Where, how and why academics read
17 May 2012
Academics from The University of Manchester have taken part in a study looking at their scholarly reading habits.
With colleagues from five other UK universities, they answered questions on what type of material they read, where they sourced the material and the value they attributed to this activity.
The report was co-ordinated by The University of Manchester Library and in addition to the very useful findings on establishing what and how was read the report also provided useful empirical evidence on the breadth and quality of the electronic resources offered by the Library to staff at the University.
Key findings to illustrate this are that journal articles are the primary source of substantive information for research activities and the library subscription is the most likely source for these.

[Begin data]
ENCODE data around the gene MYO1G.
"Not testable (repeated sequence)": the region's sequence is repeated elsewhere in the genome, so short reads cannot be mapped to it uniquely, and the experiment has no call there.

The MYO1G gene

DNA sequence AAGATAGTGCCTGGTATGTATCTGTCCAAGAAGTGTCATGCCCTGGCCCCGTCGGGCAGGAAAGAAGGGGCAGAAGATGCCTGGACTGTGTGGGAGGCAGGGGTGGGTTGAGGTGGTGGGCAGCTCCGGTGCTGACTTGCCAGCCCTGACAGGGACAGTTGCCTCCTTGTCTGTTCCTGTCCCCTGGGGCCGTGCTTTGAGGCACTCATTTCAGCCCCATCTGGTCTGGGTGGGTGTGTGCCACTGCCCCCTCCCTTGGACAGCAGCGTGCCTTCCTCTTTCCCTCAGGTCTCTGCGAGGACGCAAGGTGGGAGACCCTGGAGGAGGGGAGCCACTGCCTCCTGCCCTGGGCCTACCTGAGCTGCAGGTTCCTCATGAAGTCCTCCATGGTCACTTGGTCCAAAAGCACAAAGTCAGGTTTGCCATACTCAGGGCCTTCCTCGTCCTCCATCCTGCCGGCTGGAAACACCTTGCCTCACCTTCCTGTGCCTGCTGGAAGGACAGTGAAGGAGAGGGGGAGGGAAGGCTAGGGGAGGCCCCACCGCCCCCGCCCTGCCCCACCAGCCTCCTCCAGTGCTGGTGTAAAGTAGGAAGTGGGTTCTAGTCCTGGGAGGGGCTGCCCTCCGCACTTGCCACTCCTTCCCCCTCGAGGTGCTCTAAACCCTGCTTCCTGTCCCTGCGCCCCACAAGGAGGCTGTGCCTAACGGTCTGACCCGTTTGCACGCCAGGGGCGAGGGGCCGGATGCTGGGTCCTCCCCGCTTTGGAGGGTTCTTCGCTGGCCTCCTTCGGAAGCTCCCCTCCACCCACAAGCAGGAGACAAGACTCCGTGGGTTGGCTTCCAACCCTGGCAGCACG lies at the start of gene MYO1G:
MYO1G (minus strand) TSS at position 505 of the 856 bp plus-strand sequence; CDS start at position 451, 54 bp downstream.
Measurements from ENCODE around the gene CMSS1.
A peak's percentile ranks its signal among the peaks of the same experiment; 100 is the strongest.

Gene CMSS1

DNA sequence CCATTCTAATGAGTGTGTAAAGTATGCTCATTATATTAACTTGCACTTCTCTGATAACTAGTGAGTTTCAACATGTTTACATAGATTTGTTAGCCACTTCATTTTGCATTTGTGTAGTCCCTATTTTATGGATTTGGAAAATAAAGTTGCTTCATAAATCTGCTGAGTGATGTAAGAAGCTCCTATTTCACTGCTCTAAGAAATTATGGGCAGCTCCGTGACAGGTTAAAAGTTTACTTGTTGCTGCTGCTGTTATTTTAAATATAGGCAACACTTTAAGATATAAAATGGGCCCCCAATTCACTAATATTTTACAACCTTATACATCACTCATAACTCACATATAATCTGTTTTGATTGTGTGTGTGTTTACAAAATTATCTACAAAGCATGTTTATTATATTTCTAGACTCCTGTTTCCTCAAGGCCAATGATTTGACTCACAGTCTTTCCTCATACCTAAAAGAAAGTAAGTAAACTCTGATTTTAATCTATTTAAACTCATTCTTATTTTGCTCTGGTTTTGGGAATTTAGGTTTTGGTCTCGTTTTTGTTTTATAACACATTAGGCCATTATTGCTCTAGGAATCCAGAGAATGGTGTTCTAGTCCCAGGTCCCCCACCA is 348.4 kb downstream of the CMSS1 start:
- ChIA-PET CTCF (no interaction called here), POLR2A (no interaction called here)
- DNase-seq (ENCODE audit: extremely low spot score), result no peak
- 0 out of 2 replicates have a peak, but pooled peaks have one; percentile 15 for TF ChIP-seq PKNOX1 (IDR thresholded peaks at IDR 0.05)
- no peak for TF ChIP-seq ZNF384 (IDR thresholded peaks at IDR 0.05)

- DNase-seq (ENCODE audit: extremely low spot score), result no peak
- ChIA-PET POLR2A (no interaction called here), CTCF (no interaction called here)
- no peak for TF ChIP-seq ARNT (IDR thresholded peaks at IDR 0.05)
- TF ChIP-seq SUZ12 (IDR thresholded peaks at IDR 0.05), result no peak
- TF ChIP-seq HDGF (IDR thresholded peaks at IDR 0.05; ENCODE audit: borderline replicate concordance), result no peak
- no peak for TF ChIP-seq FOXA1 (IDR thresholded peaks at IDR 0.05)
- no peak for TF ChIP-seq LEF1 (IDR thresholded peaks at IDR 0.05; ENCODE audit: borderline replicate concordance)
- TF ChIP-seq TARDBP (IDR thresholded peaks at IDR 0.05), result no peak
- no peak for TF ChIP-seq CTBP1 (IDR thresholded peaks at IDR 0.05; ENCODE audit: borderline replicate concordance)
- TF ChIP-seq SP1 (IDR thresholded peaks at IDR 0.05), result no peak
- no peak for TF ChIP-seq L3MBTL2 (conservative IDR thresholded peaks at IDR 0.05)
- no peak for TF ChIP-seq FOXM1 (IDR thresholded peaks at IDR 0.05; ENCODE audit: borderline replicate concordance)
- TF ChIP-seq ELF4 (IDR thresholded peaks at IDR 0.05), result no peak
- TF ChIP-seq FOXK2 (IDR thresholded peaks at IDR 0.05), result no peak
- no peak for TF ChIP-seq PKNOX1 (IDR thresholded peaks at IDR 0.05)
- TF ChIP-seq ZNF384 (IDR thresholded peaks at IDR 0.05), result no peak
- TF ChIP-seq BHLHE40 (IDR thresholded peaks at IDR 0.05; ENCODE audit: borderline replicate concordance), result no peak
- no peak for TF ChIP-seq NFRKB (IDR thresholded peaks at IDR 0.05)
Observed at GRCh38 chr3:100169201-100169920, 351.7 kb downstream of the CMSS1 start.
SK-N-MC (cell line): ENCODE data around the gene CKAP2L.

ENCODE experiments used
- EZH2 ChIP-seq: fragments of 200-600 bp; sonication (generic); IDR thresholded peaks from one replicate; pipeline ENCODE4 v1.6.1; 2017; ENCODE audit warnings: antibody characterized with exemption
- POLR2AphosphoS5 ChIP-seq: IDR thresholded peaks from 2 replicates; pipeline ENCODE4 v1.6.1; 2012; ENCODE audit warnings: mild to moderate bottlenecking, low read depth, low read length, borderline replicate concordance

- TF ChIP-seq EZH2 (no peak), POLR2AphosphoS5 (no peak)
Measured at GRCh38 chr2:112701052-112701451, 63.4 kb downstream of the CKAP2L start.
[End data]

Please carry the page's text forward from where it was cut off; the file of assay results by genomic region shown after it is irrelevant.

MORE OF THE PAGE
Quotes from individual academics support the evidence
“Manchester is very fortunate to have such a great library resource”
“A well stocked library (including e-materials) is absolutely essential to all aspects of scholarly activity”
“Fast access to virtually all relevant journals is essential for scientific research; this has been enabled to a large extent via our University Library over the last 5 years or so”
“They are vital....access to The University of Manchester Library when compared to where I previously worked has both improved the quality of my work and reduced the amount of time and money I spend on obtaining relevant information”
“E-journals have transformed my ability to access and refer to a huge range of articles linked to my role. The Library is great for its archive of older materials, but as someone who travels...it’s the wide range of e-journals that are amazing”
The full report is now available to consult at: